Particularly given the questions bmaz raised the other day, I wanted to point to something Dutch Ruppersberger, the Democratic Ranking Member of the House Intelligence Committee, had to say the other day. As part of the assurance he offered that the killing of Anwar al-Awlaki was legal, he admitted he doesn’t know whether Samir Khan, the other American citizen killed, was on the government’s kill list, because he doesn’t have access to the list.
Ruppersberger said al-Awlaki was on a special list of individuals that have attempted to attack the United States and are a severe threat to U.S. citizens.
“There’s a process that goes through the National Security Council, and then after that it goes to the president, and then the president then indicates that these individuals are on this list, and as a result of that process we followed it’s legal,” Ruppersberger said. “It’s legitimate, and we’re taking out someone who has attempted to attack us on numerous occasions, and he was on that list. It was pursuant to a process.”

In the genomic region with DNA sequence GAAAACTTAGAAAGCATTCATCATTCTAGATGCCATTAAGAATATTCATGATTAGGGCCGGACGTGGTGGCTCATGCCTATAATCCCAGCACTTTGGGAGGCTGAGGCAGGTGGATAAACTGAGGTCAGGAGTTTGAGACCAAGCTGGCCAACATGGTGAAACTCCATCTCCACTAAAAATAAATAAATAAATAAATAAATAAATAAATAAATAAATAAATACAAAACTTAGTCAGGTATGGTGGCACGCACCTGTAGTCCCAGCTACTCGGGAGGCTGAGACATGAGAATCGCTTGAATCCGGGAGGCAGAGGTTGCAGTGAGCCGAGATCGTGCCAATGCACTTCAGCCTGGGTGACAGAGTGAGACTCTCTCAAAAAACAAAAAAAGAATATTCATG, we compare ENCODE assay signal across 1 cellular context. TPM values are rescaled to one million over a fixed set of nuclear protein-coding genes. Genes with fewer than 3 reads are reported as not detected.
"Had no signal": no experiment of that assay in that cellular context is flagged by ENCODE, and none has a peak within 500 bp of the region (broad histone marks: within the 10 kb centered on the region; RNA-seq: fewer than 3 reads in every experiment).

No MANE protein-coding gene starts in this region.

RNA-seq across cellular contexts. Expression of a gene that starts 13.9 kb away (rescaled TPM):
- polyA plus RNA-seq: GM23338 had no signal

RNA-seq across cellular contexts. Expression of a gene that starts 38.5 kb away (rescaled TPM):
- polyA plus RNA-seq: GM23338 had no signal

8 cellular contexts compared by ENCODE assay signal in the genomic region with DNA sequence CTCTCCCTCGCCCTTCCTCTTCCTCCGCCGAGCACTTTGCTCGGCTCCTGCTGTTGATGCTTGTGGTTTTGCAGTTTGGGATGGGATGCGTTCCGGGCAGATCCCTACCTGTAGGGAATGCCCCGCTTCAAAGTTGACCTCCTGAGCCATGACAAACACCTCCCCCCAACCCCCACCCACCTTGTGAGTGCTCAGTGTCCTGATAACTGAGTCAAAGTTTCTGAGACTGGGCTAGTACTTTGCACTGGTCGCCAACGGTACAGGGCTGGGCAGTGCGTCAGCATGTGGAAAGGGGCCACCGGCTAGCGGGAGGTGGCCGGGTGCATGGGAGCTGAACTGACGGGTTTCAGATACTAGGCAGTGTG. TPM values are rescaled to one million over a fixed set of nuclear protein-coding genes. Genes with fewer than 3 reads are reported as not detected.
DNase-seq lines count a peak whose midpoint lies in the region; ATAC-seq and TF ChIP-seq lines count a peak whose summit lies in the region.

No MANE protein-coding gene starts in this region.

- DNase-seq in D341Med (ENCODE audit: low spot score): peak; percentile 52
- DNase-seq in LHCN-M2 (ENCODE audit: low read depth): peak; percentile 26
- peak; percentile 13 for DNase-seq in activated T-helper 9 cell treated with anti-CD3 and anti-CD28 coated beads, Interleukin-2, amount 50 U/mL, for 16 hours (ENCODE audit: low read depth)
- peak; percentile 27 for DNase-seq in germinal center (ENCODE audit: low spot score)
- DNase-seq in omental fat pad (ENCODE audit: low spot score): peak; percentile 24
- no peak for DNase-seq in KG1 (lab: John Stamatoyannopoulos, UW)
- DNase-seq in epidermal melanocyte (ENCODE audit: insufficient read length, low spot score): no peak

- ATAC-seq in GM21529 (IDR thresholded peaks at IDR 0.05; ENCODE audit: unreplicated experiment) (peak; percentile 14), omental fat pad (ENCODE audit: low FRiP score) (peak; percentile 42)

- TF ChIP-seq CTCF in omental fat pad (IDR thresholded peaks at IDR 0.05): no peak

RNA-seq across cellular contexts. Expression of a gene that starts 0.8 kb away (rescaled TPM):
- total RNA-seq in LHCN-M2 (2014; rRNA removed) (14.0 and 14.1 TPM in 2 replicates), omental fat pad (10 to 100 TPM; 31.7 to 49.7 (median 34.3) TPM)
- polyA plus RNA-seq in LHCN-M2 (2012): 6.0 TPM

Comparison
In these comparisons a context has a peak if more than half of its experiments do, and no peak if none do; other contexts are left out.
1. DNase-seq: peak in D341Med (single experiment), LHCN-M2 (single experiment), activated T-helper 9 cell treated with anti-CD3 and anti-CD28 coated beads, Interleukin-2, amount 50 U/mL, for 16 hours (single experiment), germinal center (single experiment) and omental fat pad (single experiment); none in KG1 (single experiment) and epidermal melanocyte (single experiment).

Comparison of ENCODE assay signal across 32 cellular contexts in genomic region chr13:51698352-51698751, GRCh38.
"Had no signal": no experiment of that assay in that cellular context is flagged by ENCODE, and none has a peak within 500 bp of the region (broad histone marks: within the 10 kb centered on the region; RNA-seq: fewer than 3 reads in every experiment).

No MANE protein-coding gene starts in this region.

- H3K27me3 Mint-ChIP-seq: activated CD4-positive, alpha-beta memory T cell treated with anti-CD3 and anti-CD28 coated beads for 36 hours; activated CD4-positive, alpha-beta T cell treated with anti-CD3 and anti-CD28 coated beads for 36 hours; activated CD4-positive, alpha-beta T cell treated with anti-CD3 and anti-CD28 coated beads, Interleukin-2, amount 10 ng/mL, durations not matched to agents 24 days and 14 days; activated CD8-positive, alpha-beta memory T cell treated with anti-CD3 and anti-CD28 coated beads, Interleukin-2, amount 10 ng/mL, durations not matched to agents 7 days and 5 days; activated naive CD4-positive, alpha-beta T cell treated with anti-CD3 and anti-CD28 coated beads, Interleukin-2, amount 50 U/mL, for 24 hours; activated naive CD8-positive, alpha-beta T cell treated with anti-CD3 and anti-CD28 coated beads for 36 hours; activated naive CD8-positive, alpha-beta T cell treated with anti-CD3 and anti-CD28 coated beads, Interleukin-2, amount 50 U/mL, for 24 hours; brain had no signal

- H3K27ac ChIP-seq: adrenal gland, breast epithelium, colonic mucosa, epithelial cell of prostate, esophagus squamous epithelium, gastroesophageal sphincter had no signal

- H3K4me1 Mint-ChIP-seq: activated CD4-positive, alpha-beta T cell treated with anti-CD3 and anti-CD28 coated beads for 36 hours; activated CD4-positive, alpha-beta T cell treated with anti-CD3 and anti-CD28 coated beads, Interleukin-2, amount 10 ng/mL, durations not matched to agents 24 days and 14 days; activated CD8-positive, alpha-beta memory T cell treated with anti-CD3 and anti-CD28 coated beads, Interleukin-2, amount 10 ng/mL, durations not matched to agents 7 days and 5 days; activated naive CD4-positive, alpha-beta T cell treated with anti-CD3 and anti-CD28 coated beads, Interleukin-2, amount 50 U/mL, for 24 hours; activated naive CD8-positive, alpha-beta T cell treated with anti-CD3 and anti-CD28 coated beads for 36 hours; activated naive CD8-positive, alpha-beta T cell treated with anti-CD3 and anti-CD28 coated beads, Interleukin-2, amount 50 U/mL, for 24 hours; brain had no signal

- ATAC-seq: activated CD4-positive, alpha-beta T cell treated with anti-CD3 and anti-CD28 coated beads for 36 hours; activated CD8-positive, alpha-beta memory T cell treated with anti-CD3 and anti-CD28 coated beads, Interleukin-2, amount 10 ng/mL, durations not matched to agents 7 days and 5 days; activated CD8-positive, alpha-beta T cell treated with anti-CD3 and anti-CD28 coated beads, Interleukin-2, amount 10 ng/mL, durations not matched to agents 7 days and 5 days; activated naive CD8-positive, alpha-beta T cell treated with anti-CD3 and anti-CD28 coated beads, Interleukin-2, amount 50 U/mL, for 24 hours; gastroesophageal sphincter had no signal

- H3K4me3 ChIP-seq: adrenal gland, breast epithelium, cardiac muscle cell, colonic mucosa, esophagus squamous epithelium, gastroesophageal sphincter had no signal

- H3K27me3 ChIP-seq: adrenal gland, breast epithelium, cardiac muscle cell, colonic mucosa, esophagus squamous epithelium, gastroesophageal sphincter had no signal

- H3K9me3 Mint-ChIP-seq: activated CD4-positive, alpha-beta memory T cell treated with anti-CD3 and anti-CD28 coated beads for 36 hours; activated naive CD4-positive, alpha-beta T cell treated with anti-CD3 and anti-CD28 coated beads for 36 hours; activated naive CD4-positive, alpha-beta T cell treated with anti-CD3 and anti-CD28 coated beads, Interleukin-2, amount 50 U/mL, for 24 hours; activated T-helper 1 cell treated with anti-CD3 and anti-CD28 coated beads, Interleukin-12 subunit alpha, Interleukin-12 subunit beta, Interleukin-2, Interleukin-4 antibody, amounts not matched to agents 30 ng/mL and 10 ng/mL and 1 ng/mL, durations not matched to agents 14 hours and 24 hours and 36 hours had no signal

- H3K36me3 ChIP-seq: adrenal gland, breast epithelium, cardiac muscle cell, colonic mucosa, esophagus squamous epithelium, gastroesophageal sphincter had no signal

Ruppersberger said he didn’t know if Khan was on the list.
“But Khan was a collateral damage issue here, and I don’t know because I don’t really have access to that list,” Ruppersberger said.
The Gang of Four (or possibly the full Eight, though only the Four have made comments about the killing) is presumably the only review anyone outside of the Executive Branch gives of its decisions to target people, including American citizens, for killing.
But if the Gang of Four doesn’t have access to the kill list, then the only opportunity they’ll have to review the government’s case that the target is indeed a legal target will come at a time when the government already has the person in their sights, presumably with a great deal of time sensitivity.
Yet another reason why this process is inadequate.